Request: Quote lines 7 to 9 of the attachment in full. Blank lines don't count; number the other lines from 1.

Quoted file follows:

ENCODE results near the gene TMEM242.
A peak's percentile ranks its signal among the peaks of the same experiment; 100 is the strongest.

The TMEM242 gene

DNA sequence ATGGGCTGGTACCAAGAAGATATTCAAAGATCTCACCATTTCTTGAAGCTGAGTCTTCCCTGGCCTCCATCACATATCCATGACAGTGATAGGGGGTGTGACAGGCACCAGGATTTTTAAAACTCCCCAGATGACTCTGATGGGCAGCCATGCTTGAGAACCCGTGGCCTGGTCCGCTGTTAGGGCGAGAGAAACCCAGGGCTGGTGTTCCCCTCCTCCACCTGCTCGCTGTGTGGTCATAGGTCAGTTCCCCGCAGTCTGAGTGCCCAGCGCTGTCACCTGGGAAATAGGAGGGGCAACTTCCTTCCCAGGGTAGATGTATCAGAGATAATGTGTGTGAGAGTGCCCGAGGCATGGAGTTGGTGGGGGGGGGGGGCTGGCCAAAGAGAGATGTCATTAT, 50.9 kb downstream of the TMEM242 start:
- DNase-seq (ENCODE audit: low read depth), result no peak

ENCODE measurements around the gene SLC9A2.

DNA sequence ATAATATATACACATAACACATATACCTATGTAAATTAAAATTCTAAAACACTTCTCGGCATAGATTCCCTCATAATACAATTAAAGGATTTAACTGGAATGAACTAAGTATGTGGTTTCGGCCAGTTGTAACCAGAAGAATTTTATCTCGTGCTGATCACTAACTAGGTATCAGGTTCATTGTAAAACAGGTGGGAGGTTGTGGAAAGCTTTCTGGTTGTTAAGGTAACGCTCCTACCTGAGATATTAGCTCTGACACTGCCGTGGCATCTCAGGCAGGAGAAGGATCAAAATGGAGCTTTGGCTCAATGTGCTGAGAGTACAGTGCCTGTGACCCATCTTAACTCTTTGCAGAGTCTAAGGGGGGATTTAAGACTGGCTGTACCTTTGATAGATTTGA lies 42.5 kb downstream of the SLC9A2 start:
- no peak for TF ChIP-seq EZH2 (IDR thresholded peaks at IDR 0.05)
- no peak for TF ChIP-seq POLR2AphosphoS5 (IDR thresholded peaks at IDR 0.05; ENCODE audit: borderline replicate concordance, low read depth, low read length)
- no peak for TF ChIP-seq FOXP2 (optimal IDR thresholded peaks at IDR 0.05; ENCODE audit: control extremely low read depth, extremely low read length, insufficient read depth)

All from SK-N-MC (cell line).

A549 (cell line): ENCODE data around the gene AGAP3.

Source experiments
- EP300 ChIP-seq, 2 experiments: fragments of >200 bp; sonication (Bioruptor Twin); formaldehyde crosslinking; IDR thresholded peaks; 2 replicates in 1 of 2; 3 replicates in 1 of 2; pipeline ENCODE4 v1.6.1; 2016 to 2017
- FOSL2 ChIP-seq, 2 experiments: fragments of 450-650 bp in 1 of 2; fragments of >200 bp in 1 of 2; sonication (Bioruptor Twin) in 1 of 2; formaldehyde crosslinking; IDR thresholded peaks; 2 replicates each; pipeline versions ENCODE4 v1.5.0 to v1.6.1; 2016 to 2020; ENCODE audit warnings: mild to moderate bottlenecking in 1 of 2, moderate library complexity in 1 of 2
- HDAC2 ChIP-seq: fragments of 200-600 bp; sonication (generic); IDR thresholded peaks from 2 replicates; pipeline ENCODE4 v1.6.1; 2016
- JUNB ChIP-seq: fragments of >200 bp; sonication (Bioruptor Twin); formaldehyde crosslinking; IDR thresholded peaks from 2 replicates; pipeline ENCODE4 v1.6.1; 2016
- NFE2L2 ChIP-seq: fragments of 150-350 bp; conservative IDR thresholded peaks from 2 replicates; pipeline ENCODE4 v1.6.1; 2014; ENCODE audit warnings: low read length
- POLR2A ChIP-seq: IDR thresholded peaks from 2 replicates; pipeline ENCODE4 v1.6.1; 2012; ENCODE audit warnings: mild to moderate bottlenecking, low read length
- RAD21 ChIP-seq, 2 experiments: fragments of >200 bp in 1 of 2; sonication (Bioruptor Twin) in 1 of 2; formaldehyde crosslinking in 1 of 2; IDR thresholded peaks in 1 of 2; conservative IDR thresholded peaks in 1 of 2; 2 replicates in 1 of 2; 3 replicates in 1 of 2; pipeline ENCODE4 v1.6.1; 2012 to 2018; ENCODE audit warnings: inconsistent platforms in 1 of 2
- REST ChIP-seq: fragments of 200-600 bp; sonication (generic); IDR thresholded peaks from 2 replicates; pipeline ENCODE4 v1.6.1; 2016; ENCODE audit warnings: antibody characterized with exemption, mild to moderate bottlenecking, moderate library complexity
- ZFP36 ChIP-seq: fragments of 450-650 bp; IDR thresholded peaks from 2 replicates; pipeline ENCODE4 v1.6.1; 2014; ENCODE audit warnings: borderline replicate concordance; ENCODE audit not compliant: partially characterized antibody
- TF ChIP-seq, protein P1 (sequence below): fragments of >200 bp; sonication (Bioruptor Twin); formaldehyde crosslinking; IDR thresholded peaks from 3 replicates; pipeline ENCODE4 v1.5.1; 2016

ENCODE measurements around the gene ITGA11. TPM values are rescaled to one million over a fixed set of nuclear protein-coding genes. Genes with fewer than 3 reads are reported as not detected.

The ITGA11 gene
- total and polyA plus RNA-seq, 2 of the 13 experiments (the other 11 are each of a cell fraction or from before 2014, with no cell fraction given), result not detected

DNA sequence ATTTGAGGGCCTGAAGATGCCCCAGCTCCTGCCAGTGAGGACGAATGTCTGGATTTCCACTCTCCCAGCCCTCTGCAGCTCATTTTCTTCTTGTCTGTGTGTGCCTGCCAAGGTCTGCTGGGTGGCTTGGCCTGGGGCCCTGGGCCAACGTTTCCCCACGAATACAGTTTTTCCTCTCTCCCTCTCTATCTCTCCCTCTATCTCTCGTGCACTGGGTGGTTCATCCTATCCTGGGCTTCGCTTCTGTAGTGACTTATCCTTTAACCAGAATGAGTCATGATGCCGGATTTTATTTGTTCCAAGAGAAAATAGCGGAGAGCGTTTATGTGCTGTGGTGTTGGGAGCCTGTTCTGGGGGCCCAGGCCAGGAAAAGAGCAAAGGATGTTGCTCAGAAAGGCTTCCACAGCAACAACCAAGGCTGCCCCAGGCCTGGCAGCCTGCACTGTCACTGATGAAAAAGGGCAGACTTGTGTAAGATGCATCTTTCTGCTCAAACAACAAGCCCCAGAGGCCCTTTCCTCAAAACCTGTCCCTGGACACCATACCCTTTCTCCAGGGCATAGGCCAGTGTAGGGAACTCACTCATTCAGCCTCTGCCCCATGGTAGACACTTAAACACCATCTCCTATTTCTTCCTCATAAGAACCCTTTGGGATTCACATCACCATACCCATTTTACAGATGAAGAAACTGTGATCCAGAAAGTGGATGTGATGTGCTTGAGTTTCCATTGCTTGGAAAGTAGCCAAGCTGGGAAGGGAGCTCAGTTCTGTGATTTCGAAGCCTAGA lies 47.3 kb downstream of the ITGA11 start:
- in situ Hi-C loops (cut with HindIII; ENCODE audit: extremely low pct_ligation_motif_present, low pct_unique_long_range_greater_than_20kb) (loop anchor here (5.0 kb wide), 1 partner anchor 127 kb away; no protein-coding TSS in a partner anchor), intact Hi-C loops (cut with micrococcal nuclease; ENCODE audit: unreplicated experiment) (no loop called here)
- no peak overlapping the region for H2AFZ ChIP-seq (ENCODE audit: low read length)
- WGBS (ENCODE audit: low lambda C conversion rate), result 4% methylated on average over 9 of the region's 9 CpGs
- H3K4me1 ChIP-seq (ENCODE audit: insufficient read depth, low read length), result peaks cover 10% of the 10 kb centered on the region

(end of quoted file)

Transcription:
DNA sequence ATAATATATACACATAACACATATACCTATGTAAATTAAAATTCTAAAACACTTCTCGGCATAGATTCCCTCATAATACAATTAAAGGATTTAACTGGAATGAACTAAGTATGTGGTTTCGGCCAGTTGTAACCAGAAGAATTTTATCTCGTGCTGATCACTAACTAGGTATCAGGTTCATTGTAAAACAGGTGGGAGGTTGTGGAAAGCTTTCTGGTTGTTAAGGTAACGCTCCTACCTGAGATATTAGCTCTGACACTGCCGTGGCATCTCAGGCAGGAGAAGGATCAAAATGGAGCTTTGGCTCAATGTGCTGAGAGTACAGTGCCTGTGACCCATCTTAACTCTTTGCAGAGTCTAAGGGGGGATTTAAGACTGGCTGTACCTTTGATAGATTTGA lies 42.5 kb downstream of the SLC9A2 start:
- no peak for TF ChIP-seq EZH2 (IDR thresholded peaks at IDR 0.05)
- no peak for TF ChIP-seq POLR2AphosphoS5 (IDR thresholded peaks at IDR 0.05; ENCODE audit: borderline replicate concordance, low read depth, low read length)